On the other side of the aisle are people who take a short-sighted, myopic view of building the Republican brand. Look, for example, at those folks who are taking victory laps about the end of our relationship with the Baltimore Sun. Why are they so happy? Because somebody was able to imagine a fairy tale that forced the Sun‘s hand. Instead of being angry that the Sun forced reliable and trusted conservative content out of their pages, they instead gleefully celebrated by embracing left-wing smear merchants like Media Matters. There are people who have so much beef with Red Maryland, they would rather conservative ideas and principles get exposed to fewer people and give less exposure to conservative candidates who need the votes of open-minded voters this fall. Instead of continuing to have a “mainstream” media outlet to continue to do exactly what we were doing, exposing Democrats in this state and challenging the status quo, these folks would rather cede the remainder of the Baltimore Sun to more and more leftist voices.
How is that supposed to benefit conservatism in Maryland?
The same can be sad of the ham-handed efforts by Delegate Rick Impallaria on House Bill 1513. Impallaria and the Harford County Delegate took what was, realistically, an intramural party squabble between warring factions of the Harford County Republican Party and blew it up into a massive issue that involved Republicans and Republican leadership from across Maryland at a time in which precious financial and human resources should be focused on November, not the General Assembly. And why? Because Rick Impallaria had a temper tantrum about who might be on the Central Committee come this fall.
How is making the party deal with inside baseball supposed to benefit conservatism in Maryland?
Now I know some of our critics are going to say that Red Maryland does lots of things that don’t benefit conservatism in Maryland. Of course my colleagues and I would beg to differ on that assessment. As we have noted over and over again, we have spent seven years focusing on the trials and tribulations of the O’Malley Administration, the follies in Annapolis, and the ongoing issues with the #WellRunState. But we have never been afraid to stand up for the advancement of conservative principles when somebody within our party challenges them, nor are we afraid to stand up and say that a candidate who is running for a particular office is unqualified or unfit to carry the banner of our party or the banner of the conservative movement. We are always looking forward, not backward, when we make these pronouncements, or decided upon a Red Maryland endorsement. We are always trying to think strategically of the long view of building conservatism in Maryland, because as anybody who has seen the voter registration numbers or has seen election results can tell you, it is most definitely a marathon and not a sprint.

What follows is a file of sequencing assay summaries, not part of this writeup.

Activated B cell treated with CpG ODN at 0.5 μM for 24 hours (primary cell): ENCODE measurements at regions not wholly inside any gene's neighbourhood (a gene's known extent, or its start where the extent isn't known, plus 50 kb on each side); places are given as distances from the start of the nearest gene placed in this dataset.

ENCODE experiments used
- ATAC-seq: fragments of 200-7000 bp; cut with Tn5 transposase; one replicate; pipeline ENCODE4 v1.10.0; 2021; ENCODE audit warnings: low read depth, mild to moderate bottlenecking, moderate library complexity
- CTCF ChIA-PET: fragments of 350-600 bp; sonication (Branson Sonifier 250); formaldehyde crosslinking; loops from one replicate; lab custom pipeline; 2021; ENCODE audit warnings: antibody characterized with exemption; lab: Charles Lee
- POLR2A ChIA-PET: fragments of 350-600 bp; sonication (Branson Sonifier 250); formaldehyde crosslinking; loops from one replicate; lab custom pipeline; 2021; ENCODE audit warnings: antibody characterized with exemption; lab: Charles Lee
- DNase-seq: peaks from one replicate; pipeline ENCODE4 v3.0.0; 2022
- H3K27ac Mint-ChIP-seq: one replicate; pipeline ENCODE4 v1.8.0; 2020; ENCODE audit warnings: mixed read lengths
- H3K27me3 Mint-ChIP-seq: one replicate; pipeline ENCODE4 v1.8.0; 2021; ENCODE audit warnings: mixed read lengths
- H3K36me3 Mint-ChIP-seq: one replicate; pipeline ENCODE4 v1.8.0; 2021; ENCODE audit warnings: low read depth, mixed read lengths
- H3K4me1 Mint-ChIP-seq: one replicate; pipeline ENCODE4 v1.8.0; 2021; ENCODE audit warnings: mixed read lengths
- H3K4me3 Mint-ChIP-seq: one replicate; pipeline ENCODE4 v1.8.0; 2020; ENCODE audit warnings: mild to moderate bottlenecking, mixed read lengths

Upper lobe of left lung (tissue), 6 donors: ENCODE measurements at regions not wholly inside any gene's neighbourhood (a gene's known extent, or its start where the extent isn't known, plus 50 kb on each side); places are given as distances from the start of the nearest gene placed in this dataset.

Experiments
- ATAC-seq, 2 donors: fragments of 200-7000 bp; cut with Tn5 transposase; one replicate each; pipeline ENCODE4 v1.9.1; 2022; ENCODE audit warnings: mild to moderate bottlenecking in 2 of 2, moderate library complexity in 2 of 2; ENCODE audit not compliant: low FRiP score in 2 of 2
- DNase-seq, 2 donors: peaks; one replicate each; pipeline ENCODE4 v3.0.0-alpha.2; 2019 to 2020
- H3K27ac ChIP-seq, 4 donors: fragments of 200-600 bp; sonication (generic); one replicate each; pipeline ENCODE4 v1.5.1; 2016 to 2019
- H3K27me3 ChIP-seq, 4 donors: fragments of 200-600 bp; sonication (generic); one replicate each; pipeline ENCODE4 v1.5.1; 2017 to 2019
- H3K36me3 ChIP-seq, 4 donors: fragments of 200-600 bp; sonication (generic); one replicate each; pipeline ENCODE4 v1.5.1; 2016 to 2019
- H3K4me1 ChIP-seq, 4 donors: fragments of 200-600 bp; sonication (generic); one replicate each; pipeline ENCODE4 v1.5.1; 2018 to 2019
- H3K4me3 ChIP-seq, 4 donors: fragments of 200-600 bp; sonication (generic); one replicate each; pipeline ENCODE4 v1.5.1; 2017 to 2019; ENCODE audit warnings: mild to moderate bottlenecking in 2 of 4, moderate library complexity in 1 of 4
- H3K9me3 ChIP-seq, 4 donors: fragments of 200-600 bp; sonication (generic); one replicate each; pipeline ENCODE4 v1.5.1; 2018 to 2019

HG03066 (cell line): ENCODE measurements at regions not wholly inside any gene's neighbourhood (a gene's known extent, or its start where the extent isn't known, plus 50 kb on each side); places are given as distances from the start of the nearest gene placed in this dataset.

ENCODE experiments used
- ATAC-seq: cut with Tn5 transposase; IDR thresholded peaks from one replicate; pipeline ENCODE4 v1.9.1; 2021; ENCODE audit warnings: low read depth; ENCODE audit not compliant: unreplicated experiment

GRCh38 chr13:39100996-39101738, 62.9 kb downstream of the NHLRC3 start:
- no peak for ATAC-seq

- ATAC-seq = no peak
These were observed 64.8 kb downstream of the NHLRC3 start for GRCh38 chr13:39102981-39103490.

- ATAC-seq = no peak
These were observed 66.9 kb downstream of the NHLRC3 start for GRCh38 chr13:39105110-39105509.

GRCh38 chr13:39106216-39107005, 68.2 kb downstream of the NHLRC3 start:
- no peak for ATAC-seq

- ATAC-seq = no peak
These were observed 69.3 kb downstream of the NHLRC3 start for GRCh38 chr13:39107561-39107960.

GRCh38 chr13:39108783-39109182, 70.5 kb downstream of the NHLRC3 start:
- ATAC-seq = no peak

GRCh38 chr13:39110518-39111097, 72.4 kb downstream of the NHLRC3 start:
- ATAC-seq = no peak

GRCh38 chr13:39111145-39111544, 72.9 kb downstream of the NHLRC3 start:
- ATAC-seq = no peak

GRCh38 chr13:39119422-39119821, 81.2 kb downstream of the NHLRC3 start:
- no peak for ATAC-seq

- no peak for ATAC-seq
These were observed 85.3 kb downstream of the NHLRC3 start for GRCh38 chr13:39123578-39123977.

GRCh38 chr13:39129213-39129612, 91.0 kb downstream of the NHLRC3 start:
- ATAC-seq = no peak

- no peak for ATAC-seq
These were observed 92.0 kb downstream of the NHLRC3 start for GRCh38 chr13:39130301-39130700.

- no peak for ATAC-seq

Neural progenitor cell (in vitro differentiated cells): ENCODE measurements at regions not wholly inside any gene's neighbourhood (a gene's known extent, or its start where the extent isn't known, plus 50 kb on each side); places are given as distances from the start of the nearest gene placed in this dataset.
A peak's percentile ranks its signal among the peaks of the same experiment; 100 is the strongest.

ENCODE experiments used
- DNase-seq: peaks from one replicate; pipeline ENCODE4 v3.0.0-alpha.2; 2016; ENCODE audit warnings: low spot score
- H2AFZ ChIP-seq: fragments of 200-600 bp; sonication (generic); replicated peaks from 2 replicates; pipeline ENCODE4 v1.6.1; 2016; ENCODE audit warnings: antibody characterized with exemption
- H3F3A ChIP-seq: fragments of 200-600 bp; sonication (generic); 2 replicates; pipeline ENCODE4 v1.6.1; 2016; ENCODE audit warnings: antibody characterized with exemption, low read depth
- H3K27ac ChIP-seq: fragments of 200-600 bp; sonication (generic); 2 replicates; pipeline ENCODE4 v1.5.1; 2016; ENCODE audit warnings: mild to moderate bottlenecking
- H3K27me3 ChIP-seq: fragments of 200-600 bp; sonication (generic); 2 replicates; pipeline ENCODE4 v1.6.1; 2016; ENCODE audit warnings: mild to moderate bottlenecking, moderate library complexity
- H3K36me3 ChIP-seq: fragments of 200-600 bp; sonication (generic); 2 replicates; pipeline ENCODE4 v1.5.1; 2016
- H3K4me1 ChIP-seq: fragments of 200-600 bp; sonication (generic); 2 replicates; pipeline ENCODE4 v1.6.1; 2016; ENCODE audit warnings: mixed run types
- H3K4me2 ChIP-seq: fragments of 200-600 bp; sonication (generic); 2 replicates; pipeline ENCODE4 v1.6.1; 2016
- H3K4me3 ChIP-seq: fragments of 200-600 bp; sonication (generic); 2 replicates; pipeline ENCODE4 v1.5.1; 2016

And that, right there, is the biggest problem with the conservatism in Maryland right now. Too many people are looking at it asking what’s in it for them. They are looking to keep “their” seat, trying to expand “their” power base, worrying more about the short term goal of how to keep control of the situation instead of trying to set the course for a generation. Far too many people act like they are of the “take the ball and go home” mindset than they are in working collaboratively for the good of the conservative movement.
We at Red Maryland endorse candidates, and in races we don’t endorse we will have our individual favorites. But again this is a marathon and not a sprint. On June 25th, regardless of who is the nominee for races across the state, we will be one team with one fight come November. You have to be able to stop and see the entire course, and often I wonder if too many people on our side of the aisle can’t.